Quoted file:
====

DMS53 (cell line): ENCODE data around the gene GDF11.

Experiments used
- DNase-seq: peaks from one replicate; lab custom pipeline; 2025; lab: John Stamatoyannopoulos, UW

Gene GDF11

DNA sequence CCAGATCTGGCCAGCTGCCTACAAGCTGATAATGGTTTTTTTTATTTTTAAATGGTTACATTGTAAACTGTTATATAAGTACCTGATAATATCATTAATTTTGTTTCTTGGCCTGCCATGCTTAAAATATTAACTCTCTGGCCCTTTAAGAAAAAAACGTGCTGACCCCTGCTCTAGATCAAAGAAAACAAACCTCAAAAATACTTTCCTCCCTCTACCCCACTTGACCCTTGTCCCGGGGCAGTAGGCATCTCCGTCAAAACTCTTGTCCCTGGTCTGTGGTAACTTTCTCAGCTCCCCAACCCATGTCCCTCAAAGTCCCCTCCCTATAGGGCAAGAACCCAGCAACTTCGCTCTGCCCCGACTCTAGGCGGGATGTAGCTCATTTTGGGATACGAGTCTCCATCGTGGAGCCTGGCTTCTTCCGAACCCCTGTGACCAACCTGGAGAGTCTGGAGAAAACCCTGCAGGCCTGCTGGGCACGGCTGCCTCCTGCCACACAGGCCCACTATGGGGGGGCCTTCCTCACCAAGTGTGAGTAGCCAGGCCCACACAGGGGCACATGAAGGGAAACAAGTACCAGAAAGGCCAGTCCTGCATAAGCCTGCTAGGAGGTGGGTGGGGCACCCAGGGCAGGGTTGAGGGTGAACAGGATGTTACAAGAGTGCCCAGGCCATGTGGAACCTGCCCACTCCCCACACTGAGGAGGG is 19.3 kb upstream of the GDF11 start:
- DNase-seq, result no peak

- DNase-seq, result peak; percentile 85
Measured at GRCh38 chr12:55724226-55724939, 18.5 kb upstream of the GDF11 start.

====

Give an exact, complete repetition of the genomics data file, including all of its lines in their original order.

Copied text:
DMS53 (cell line): ENCODE data around the gene GDF11.

Experiments used
- DNase-seq: peaks from one replicate; lab custom pipeline; 2025; lab: John Stamatoyannopoulos, UW

Gene GDF11

DNA sequence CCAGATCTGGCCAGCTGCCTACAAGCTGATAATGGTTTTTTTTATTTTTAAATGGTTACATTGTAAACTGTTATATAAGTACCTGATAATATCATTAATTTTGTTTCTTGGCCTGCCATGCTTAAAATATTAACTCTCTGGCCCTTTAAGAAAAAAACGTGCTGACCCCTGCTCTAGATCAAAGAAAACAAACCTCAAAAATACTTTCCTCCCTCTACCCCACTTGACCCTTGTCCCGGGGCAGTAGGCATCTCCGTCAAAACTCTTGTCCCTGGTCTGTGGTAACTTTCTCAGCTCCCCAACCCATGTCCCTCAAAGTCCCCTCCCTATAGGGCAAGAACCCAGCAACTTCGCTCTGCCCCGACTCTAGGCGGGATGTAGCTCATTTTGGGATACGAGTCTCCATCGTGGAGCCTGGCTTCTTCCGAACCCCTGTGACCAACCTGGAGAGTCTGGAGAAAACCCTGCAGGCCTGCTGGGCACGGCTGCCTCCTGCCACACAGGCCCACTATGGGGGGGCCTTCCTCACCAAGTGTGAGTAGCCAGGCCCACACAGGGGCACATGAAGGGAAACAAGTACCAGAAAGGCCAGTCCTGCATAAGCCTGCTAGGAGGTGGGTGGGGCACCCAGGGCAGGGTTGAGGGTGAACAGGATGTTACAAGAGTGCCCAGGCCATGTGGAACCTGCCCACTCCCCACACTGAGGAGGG is 19.3 kb upstream of the GDF11 start:
- DNase-seq, result no peak

- DNase-seq, result peak; percentile 85
Measured at GRCh38 chr12:55724226-55724939, 18.5 kb upstream of the GDF11 start.